Last Update 13:8
Upper Egypt protests over conversion to Christianity rumour
Alleged kidnapping and forced conversion to Christianity of Muslim woman provokes protests in Upper Egyptian governorate of Beni Suef
Ahram Online , Wednesday 20 Mar 2013
Share/Bookmark
Views: 980

Around two thousand people have protested in Upper Egypt against the alleged kidnapping and forced conversion to Christianity of a Muslim woman.

Protesters gathered in Al-Wasti in Beni Suef governorate on Tuesday to condemn what they claimed was the kidnapping last month of a 21-year-old woman by Christians. The woman was allegedly forced to marry a Coptic Christian man and sent to live in Turkey.

Security forces were deployed to protect the local church and police station.

The dispute began in February when members of the Salafist Nour Party and Al-Gamaa Al-Salafaya (the Salafist Group) gathered at Al-Wasti police station to protest the alleged kidnapping and forced conversion of the woman.

The woman's relatives had reportedly found a number of Christian books in her personal library, which led them to suspect involvement by the church in her disappearance.

This is not the first protest against an alleged kidnapping and forced conversion in recent months. In February, clashes erupted in Komombo in Aswan, Upper Egypt after local Muslims accused Christians of kidnapping a middle-aged Muslim woman and forcing her to convert to Christianity.

In May 2011, clashes erupted in Cairo after a rumour spread among ultra-conservative Salafists that a Christian woman, who had allegedly converted to Islam, was being held hostage at a church in Imbaba.

The clashes left at least twelve dead and over 50 injured. Two churches were burnt down.

Al-Wasti is in Beni Suef governorate in Upper Egypt. 





Short link:

 

Email
 
Name
 
Comment's Title
 
Comment
Ahram Online welcomes readers' comments on all issues covered by the site, along with any criticisms and/or corrections. Readers are asked to limit their feedback to a maximum of 4000 characters (roughly 200 words). All comments/criticisms will, however, be subject to the following code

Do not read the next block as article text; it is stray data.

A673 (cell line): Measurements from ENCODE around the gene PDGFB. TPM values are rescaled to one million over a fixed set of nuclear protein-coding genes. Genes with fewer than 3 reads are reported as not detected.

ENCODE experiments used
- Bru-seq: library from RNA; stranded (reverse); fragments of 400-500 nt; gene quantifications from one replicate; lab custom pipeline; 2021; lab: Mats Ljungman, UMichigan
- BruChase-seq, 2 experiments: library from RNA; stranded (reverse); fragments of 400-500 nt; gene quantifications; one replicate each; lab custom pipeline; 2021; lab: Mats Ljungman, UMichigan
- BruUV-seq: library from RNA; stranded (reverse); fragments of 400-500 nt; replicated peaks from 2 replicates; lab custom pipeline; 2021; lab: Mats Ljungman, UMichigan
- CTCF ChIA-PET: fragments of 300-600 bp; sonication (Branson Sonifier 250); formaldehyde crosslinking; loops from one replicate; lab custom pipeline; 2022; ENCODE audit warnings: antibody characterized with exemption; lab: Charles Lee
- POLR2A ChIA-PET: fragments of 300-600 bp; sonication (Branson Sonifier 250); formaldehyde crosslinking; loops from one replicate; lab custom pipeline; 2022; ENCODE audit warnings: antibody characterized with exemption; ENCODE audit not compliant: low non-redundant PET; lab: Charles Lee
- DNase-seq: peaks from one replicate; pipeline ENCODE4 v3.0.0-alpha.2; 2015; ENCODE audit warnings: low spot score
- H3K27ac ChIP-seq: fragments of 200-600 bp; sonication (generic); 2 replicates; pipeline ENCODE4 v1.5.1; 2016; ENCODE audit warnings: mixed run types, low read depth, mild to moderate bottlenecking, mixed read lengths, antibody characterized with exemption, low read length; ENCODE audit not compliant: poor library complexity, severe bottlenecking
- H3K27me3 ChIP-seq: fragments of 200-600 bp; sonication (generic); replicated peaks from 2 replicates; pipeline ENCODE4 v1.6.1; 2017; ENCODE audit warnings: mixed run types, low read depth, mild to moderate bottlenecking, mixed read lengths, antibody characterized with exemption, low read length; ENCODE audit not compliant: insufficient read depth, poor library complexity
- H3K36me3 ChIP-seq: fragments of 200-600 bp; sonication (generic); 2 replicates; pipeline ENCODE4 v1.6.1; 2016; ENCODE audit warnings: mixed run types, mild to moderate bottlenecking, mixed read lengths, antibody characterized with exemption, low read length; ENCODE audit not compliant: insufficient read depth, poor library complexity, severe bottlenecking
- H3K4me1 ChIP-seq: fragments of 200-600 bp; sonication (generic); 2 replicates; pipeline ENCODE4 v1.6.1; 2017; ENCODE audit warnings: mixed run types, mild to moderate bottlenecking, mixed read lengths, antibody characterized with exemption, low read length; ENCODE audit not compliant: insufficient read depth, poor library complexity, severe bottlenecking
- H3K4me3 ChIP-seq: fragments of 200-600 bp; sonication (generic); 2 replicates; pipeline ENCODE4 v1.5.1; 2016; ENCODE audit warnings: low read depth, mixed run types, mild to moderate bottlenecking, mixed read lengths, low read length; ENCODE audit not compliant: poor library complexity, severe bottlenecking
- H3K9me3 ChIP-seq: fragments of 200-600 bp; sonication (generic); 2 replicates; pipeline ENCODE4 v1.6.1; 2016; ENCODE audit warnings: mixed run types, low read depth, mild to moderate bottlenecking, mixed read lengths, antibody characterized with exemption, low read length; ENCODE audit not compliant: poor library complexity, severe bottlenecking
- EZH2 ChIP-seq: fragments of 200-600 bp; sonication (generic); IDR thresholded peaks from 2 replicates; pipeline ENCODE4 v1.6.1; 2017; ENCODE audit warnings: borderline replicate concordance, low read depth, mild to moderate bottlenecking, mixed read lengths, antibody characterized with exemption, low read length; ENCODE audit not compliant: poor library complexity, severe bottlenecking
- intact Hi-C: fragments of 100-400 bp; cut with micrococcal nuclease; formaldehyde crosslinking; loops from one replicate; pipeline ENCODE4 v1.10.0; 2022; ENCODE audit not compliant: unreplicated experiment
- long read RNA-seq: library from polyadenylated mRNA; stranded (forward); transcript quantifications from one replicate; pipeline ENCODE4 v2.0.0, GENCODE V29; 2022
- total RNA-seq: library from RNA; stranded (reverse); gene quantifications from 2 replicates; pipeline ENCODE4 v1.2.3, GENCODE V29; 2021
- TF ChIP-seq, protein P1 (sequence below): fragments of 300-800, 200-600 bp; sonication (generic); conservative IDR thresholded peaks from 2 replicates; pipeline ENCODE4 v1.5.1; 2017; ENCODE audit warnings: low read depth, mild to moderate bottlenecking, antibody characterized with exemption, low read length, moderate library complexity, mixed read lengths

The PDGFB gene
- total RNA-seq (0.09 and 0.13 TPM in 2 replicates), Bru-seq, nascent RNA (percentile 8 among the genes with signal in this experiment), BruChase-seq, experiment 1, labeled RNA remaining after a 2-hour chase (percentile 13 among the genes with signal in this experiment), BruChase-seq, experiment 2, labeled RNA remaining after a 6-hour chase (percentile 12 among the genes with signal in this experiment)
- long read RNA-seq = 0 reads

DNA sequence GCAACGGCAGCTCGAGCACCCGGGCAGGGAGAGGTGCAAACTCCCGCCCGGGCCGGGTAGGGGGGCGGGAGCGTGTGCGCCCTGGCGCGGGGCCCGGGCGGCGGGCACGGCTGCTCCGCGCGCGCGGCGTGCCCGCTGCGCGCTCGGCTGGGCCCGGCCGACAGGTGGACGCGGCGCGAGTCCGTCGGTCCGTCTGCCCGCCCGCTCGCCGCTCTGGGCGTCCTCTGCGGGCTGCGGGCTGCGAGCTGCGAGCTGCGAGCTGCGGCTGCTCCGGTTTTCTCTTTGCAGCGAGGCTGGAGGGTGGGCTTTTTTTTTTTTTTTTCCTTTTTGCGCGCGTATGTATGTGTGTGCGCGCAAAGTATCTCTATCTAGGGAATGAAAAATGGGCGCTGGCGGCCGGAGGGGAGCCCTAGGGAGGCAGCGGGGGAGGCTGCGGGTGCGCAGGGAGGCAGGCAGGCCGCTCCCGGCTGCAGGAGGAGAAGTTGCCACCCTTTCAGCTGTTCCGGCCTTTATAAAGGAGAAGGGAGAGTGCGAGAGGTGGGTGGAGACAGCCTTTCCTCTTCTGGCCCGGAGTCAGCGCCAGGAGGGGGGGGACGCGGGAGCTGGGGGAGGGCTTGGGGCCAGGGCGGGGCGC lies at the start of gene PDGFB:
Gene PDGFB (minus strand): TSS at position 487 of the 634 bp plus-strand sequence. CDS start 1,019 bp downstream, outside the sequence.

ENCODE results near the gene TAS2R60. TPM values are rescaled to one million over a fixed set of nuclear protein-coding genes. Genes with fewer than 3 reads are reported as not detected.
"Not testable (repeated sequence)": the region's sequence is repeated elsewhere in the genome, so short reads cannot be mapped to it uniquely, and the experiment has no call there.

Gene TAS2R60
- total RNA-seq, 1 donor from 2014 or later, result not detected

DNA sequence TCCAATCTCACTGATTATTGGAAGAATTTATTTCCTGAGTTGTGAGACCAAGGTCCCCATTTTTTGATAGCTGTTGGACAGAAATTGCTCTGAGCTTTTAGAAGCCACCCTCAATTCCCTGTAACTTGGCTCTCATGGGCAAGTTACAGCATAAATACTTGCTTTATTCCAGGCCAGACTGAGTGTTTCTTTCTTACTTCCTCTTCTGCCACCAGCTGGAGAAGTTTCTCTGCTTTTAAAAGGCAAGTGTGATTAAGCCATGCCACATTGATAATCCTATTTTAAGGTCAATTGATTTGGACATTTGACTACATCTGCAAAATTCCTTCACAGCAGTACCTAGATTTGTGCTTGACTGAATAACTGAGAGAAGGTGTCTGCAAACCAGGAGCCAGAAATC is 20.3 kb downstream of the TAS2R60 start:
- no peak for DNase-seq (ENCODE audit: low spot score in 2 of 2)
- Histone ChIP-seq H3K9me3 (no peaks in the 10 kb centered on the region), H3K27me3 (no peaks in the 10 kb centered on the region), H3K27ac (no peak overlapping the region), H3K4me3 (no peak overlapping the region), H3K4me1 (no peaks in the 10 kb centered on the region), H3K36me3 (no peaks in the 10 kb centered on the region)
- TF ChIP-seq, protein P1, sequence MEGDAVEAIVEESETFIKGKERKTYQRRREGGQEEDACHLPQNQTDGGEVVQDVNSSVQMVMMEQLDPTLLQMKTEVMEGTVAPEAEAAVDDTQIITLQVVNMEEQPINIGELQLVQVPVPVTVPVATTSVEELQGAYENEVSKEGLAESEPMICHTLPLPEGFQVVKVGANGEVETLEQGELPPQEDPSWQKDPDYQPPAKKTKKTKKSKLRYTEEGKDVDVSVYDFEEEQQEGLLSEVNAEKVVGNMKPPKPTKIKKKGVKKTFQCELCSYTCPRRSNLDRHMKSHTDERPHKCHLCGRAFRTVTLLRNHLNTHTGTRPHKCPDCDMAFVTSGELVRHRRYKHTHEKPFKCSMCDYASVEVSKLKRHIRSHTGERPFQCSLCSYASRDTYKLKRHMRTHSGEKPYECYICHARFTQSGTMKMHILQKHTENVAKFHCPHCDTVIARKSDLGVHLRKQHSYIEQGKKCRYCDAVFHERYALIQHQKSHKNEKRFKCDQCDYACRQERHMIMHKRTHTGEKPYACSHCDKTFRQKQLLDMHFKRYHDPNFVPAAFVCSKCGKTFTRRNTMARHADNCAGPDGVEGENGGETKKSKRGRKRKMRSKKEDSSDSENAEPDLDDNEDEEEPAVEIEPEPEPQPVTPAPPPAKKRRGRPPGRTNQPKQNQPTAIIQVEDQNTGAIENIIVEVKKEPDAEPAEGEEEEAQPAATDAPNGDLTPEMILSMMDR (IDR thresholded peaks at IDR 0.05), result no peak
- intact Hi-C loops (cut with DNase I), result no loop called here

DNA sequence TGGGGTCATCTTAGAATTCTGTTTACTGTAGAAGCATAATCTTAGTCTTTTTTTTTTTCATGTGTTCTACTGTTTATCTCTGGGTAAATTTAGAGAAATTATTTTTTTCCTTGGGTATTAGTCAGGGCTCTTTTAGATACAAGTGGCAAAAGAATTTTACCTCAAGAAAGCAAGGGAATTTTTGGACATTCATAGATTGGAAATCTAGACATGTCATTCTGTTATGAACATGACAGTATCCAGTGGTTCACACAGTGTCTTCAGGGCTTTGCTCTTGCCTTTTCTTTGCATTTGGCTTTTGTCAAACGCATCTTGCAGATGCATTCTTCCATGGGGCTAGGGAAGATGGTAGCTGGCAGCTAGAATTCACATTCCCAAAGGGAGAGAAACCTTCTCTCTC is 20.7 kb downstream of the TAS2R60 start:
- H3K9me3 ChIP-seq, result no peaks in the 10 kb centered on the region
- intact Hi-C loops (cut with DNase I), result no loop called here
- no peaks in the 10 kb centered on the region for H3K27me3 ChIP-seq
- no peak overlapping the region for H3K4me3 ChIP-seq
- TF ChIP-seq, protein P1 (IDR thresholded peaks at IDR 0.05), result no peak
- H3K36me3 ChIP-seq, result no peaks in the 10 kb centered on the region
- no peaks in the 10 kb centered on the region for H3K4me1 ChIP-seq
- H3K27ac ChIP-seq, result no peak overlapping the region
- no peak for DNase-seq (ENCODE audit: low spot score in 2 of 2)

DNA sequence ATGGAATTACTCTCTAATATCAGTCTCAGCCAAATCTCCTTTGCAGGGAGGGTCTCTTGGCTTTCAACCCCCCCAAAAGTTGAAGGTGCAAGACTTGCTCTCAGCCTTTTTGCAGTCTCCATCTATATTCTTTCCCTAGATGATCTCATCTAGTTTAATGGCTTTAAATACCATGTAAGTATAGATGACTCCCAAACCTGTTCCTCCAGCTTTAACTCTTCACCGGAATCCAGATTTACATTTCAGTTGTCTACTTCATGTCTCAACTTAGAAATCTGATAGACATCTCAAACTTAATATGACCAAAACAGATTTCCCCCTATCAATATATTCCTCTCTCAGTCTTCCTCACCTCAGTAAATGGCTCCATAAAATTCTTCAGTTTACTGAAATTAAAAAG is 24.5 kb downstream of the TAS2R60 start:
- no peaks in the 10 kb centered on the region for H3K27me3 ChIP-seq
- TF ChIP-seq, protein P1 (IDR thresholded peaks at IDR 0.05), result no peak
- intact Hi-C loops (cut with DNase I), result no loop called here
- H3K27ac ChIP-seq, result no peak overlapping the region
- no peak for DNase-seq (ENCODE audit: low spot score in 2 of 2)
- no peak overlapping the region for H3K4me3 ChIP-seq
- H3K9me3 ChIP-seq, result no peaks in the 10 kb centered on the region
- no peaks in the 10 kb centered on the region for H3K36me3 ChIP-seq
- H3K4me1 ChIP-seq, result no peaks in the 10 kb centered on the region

• We will not publish comments which contain rude or abusive language, libelous statements, slander and personal attacks against any person/s.
  • We will not publish comments which contain racist remarks or any kind of racial or religious incitement against any group of people, in Egypt or outside it.
  • We welcome criticism of our reports and articles but we will not publish personal attacks, slander or fabrications directed against our reporters and contributing writers.
  • We reserve the right to correct, when at all possible, obvious errors in spelling and grammar. However, due to time and staffing constraints such corrections will not be made across the board or on a regular basis.
3



patkar
21-03-2013 03:56pm
0-
0+
freedom of faith
as a new moslem of 13 years I think that everybody should be free to follow the religion that suits his/her belief and not be bound to the religion of birth ( parents ) as you can break their bones but you cannot break their mind !( I quote ) and it increases the determination of the convert. Where is the pre revolution ( 1952 ) Egypt when everybody lived in harmony , or almost ?What has gone wrong !
Email
 
Name
 
Comment's Title
 
Comment
2



Born again
21-03-2013 01:25am
1-
0+
Relax and be happy
You can't "force" anyone to become a CHRISTIAN. Jesus said in the New Testament "if you deny me I will deny you" . The girl probably gave her life to Jesus and everyone else is lying or confused.
Email
 
Name
 
Comment's Title
 
Comment
1



Democracia
20-03-2013 03:52pm
1-
3+
Please Lord...
Oh Lord, let please rain some brain from the sky!!!It is desperately needed...
Email
 
Name
 
Comment's Title
 
Comment

© 2010 Ahram Online. Advertising